Porting for Patients


In the spring of 2016, I traveled to Nepal with the help of a grant from the American College of Radiology. My goal was to help the department of radiology at the NAMS/Bir hospital in Kathmandu recover after a series of devastating earthquakes.

As part of my effort, I reached out to a medical supply charity called Supplies Over Seas (SOS) located in my hometown of Louisville, Kentucky and was astounded to see how easy it was to get thousands of dollars of donated medical supplies to take with me to Nepal.

The radiology department at Bir Hospital appreciated the supplies and I was very pleased with the fact that I was able to help them in such a way. And so my gears started turning. I started thinking that if only more people did the same thing for smaller hospitals (such as the ones in the Himalayas) it could really make a transformative impact. I decided that I needed to go to the mountains and investigate.

While in Nepal, I rented a room from Birendra Chudal, who ran a Himalayan trekking company named Adventure Club Trek and Expedition. He not only was a gracious host but also helped me organize a custom trek to visit some of the rural hospitals in the Everest region to research the state of provision delivery in these more remote facilities.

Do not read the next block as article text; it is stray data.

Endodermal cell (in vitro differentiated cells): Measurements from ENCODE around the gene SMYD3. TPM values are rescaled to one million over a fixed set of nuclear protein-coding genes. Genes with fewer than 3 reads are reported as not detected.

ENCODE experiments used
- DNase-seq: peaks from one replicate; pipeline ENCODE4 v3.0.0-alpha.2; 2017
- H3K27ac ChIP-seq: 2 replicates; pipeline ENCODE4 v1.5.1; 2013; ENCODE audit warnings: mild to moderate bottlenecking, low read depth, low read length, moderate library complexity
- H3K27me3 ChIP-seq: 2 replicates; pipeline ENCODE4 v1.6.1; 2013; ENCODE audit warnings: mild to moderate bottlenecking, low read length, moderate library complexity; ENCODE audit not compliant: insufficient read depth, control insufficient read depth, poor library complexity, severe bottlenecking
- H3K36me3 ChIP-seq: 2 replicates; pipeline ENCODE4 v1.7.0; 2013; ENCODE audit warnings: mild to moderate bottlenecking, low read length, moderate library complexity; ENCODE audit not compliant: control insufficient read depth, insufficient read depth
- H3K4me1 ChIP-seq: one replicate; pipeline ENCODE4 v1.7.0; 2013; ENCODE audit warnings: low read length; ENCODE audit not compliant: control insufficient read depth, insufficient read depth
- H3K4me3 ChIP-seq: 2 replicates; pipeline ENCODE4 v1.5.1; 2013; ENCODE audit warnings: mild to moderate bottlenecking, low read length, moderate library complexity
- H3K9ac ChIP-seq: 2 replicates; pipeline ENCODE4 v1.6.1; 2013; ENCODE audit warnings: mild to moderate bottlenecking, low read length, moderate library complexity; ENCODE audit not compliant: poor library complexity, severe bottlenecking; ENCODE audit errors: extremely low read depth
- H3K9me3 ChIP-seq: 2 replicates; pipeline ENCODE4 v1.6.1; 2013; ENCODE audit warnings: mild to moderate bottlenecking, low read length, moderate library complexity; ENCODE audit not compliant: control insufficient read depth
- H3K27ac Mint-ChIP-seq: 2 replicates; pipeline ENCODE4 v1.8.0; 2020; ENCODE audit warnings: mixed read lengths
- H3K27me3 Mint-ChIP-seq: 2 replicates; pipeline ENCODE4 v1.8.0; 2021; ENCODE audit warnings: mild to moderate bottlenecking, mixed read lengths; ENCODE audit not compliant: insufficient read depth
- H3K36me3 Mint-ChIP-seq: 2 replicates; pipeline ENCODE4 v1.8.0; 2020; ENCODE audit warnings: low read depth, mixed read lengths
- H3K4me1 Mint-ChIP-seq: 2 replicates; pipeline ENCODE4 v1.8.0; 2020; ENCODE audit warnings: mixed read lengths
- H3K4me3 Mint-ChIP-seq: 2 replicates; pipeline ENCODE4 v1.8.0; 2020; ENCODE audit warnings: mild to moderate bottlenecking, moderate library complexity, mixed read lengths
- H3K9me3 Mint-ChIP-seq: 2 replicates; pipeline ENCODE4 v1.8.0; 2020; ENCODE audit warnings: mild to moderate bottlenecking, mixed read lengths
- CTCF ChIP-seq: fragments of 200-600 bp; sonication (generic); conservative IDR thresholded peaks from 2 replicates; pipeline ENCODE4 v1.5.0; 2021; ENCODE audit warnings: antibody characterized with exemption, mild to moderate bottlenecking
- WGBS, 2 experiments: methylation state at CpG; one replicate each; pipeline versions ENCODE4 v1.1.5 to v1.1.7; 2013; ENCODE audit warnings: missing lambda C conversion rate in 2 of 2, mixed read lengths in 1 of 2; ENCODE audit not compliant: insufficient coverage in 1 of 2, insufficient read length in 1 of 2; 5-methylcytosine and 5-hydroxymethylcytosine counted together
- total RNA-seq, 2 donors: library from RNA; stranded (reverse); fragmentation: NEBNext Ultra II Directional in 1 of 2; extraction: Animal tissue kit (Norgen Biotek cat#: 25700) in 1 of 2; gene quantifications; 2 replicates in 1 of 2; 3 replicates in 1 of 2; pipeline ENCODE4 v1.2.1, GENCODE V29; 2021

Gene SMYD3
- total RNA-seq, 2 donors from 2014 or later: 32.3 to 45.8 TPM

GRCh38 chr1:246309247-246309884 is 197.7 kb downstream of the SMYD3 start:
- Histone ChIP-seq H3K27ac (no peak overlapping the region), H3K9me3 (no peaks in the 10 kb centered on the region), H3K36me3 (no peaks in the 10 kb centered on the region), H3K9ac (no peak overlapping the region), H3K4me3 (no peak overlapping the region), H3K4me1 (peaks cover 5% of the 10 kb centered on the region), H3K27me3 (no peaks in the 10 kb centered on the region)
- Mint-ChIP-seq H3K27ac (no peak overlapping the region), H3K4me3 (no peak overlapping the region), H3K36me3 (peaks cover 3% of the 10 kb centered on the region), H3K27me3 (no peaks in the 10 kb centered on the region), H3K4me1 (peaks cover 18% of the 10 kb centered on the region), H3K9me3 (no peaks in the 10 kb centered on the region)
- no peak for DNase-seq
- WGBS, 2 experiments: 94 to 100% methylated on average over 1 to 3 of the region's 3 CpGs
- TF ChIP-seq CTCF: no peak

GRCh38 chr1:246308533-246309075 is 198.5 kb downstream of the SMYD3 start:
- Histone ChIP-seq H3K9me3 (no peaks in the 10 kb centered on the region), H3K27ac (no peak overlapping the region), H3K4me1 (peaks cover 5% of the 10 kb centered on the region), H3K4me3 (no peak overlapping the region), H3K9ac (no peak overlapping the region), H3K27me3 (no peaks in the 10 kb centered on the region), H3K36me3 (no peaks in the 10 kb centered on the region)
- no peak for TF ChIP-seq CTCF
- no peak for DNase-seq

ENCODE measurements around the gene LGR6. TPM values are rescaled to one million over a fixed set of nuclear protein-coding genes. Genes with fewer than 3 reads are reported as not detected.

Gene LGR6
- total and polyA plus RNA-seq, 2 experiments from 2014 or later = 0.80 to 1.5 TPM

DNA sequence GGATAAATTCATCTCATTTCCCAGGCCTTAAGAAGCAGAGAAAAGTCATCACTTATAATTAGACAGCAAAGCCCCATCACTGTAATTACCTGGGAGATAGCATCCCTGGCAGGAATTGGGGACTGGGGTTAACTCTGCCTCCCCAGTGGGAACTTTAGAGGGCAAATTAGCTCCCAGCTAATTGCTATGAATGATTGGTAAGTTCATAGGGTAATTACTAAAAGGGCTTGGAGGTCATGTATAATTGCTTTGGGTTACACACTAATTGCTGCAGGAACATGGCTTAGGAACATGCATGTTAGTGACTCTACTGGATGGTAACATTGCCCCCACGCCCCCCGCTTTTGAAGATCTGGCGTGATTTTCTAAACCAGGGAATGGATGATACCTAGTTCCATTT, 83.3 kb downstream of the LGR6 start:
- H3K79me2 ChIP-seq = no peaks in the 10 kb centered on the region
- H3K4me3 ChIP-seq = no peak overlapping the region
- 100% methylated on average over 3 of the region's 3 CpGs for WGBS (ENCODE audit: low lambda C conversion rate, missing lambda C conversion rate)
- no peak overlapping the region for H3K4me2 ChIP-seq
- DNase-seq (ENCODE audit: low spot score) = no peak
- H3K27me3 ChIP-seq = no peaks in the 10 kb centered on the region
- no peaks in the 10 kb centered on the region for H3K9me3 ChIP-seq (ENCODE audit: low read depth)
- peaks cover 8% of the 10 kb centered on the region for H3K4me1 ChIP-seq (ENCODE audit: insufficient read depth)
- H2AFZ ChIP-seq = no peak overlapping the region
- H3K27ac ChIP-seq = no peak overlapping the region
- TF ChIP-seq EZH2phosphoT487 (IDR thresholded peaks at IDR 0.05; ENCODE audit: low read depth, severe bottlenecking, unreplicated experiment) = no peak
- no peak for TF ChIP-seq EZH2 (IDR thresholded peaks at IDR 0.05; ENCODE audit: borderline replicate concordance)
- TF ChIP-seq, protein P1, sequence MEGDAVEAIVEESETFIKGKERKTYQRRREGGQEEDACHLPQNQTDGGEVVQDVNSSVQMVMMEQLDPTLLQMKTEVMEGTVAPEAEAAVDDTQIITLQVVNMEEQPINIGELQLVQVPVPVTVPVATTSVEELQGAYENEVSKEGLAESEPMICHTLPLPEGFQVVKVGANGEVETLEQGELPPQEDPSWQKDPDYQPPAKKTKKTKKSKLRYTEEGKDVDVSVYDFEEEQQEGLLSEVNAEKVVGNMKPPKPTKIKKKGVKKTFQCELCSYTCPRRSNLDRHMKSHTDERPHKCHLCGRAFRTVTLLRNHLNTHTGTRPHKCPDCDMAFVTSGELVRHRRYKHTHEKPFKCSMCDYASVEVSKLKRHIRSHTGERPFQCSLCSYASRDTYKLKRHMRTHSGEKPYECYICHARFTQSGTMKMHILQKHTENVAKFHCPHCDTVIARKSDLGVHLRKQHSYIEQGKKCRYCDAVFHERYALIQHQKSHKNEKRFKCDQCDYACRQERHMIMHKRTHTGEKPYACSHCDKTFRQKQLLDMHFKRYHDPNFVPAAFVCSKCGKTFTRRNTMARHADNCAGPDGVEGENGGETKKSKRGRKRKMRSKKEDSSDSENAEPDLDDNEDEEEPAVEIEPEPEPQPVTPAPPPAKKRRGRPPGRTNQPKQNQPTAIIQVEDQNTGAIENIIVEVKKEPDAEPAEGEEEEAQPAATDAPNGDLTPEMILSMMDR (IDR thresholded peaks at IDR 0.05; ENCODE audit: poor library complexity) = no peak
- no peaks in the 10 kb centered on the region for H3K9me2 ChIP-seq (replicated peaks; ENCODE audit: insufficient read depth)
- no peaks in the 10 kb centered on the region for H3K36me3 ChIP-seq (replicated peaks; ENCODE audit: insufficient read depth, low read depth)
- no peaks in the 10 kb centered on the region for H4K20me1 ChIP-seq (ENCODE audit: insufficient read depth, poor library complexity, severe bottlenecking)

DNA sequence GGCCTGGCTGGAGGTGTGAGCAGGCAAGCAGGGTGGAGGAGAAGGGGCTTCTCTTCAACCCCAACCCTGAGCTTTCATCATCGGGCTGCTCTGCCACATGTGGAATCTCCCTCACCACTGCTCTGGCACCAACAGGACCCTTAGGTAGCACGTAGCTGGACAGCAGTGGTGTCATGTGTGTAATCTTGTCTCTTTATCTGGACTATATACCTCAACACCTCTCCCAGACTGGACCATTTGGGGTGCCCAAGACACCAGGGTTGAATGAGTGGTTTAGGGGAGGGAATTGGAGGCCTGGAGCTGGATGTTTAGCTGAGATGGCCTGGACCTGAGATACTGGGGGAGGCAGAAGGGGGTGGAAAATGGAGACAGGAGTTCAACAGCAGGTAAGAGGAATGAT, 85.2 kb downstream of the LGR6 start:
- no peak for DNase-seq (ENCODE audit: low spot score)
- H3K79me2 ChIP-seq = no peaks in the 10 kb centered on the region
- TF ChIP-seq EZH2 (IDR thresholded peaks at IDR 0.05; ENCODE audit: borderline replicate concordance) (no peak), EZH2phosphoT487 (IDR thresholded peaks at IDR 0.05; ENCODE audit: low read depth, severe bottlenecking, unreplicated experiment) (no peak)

During my trek through the Everest region, the idea for “Porting for Patients” (P4P) began to come together. Porting for Patients would function as an intermediary to help coordinate the delivery of necessary provisions to some of the most isolated hospitals in world by taking advantage of unused visitor cargo. I visited two hospitals in the Himalayas and spoke to the doctors there about the P4P idea and gathered their contact information. Upon my return to Kathmandu, I negotiated the specifics surrounding the transport of supplies to these areas.

It isn’t much of a company as much as me and a website. The website acts as a way for laypeople/tourists who want to help a Himalayan hospital to get in touch with me. I help them coordinate the acquisition of donated supplies from SOS which are appropriate for a particular Himalayan hospitals’ current needs (I email the hospital and ask what they currently need and forward that to request to SOS on behalf of the participant.)

The participant can take these supplies to Nepal. From there, Birendra takes over and sets up the transport of these supplies to the Himalayan hospital. I do not take any money for my part in coordinating this effort. The participants pay Supplies Over Seas and Birendra for their respective services.

That is the basic idea. Right now I am in the process of coordinating our first request for supplies.

Check out the new Porting for Patients website for more details!

Wojciech Kapalczynski, M.D. is a 4th year resident at the University of Texas Health Science Center in San Antonio, Texas and was the recipient of the 2015 Goldberg-Reeder Resident Travel Scholarship.

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